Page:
On a Sunday morning in November, a military truck was headed down SR 16, when the driver fell asleep and hit a bridge and rolled over. The debris from the military vehicle hit one other car and another car was hit by rocks launched from the accident. WBNS 10 reported minor injuries but no one was taken to the hospital. The three national guardsmen in the vehicle left the crash uninjured.
The scenario pertaining to this accident brings up an interesting legal situation. What are your options when bringing a case against a driver of a military vehicle after a car accident? Is it different than a normal car accident case? What are your rights?
Car Accidents with a Military Vehicle
In the car accident mentioned above, the drivers of the two civilian vehicles damaged by the wreck would have to bring property damage or personal injury cases against or file an insurance claim with the Army National Guard itself.
Claims for damages against the military fall under the Military Claims Act. If a person died, sustained injuries, or sustained property damage caused by activities of military personnel or civilians who were employed by the military, the person may be entitled to recover damages from the federal government under the law.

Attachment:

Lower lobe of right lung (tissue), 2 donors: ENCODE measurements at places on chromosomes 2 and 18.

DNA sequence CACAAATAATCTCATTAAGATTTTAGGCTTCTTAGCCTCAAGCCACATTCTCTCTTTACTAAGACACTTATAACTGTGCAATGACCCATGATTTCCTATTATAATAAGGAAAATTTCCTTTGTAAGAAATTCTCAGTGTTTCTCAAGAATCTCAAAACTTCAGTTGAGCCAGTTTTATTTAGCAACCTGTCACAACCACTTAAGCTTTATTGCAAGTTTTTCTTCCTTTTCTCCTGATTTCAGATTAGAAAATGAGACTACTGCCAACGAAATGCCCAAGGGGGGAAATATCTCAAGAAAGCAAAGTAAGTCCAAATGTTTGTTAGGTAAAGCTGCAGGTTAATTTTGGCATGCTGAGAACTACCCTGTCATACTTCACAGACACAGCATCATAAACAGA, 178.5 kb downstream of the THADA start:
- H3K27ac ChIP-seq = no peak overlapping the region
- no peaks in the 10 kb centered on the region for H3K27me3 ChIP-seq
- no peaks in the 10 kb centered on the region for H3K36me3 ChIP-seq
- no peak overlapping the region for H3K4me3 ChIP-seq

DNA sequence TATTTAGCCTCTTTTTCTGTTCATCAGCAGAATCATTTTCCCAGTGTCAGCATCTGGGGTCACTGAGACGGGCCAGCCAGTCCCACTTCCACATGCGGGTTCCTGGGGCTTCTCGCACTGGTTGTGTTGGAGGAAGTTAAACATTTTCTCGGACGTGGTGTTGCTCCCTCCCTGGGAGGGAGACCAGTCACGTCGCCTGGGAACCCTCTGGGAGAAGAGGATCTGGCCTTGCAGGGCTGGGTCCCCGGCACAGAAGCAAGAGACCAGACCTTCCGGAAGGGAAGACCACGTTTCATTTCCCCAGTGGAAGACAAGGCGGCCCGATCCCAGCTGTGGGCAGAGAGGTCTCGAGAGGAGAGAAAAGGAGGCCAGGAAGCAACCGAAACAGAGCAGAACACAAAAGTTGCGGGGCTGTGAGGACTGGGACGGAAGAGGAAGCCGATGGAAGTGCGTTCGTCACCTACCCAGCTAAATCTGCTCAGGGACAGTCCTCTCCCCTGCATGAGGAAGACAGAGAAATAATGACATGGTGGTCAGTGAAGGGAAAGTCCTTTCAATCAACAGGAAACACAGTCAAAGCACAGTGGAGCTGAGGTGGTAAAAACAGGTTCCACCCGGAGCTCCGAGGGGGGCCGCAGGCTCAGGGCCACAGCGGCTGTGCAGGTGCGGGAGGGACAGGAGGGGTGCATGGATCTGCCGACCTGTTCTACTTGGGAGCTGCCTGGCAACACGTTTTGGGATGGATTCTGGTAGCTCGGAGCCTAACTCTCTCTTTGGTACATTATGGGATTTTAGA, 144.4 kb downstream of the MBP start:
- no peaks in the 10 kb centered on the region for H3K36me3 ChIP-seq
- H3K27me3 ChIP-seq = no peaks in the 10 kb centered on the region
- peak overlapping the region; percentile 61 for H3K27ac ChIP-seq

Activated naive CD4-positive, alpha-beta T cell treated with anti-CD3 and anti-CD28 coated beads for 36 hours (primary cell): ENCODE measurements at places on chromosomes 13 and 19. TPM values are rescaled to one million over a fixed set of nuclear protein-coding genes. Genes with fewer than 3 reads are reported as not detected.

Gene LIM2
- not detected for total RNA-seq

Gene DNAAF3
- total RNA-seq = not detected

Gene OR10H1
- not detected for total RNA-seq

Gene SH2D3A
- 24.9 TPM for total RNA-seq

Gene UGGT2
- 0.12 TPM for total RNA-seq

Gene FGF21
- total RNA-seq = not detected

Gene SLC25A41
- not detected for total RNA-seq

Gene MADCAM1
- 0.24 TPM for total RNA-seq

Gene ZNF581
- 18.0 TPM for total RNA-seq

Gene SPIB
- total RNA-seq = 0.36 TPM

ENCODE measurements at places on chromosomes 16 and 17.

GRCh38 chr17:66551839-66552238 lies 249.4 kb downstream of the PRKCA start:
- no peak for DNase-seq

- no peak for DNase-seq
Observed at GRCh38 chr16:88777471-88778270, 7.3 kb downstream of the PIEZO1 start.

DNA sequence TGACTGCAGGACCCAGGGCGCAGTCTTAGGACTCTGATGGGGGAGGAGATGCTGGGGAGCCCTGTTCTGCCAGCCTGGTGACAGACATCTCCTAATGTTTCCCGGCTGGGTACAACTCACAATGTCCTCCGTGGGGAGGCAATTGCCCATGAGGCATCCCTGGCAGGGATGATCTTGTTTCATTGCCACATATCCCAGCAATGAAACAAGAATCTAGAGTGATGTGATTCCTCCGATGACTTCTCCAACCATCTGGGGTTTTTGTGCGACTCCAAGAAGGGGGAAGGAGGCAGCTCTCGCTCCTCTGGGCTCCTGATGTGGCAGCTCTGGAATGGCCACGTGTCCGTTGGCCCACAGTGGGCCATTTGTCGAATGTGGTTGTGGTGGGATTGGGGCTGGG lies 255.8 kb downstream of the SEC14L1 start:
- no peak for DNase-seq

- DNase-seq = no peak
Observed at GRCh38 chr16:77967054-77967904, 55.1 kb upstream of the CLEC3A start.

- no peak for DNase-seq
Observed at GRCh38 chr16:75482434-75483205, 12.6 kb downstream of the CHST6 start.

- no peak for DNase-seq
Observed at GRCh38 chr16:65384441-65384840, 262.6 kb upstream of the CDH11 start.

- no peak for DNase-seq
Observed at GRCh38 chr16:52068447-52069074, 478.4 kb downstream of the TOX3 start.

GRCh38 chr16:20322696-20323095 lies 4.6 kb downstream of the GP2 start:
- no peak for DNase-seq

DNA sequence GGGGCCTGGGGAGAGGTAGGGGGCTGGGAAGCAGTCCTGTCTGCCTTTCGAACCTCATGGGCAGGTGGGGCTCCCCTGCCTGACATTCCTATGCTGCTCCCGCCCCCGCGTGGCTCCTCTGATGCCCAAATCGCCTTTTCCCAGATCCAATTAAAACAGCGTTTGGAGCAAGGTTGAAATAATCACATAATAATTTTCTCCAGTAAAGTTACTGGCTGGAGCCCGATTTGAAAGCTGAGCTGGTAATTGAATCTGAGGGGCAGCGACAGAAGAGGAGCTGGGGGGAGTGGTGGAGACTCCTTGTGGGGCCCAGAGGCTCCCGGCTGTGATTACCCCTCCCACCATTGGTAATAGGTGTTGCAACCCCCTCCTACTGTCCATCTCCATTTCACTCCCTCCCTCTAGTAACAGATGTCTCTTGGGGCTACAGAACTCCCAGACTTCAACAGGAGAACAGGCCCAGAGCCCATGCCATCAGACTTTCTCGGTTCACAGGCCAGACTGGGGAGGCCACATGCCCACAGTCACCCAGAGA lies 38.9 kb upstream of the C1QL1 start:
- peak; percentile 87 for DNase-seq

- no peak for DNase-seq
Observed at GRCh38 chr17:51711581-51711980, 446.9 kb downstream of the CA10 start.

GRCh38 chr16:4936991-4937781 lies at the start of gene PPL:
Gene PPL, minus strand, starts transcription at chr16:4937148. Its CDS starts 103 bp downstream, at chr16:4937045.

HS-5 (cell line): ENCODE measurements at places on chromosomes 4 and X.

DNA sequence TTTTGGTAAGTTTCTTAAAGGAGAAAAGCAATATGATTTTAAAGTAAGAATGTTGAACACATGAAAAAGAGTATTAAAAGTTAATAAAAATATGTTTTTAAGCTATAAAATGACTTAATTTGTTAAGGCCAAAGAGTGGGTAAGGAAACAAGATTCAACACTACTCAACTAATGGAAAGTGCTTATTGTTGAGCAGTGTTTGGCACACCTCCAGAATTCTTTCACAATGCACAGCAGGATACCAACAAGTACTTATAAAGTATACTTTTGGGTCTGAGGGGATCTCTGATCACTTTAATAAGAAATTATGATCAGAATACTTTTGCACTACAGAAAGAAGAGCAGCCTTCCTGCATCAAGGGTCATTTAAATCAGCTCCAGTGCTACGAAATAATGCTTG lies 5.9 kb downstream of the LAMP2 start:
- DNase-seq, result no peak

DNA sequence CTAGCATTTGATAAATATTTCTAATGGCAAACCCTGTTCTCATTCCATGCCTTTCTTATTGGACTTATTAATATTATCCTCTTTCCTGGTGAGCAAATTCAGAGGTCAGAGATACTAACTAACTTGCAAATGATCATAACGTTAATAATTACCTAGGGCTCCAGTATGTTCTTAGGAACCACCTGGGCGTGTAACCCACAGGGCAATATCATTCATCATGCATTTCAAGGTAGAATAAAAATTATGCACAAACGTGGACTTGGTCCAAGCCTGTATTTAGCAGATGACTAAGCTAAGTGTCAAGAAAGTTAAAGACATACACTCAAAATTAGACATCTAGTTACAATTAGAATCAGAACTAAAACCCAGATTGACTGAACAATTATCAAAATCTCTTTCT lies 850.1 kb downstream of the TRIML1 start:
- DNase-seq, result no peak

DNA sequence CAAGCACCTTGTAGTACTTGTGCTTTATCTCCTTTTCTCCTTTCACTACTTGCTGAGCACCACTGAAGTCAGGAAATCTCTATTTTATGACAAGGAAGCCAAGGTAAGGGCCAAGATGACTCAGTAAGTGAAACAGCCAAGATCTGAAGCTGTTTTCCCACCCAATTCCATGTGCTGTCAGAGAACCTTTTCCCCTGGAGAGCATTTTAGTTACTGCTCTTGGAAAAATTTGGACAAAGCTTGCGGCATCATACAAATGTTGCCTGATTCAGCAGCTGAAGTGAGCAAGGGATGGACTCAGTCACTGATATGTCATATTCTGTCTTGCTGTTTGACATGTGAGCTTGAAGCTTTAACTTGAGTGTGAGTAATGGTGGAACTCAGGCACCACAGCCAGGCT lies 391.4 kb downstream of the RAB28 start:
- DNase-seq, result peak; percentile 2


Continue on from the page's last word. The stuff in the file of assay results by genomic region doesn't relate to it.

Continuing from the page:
The claims must pertain to military personnel or civilian employees undergoing military activities that are non-combatant in nature. This would include, in the previous case, driving military trucks on public roads. The injured party does not need to prove that the damages were caused by the military acting in a belligerent manner, and does not need to tie the claim to misconduct of military employees. The claimant, however, is not able to recover attorney’s fees under the law or any other costs associated with preparing a case.
Operators of military vehicles are subject to the same laws and restrictions of driving on the road as everyone else, so they would be just as liable in an auto accident. In Sunday’s accident, the driver of the military truck actually fell asleep while driving and is at obvious fault in this case. Because Ohio is “fault” state when it comes to litigating auto accidents, the civilian victims of the accident can easily prove the fault of the military driver when arguing their case in court or when negotiating with an insurance claim adjuster.
Contact a Columbus Car Accident Attorney Today
If you or a loved one has recently been in a car accident in the city of Columbus or Franklin County, contact a Columbus car accident attorney at the Ohio Car Accident Lawyers . We can help you assess the damages related to your accident and seek the maximum compensation for the pain and property loss you endured. Contact us today for a free consultation.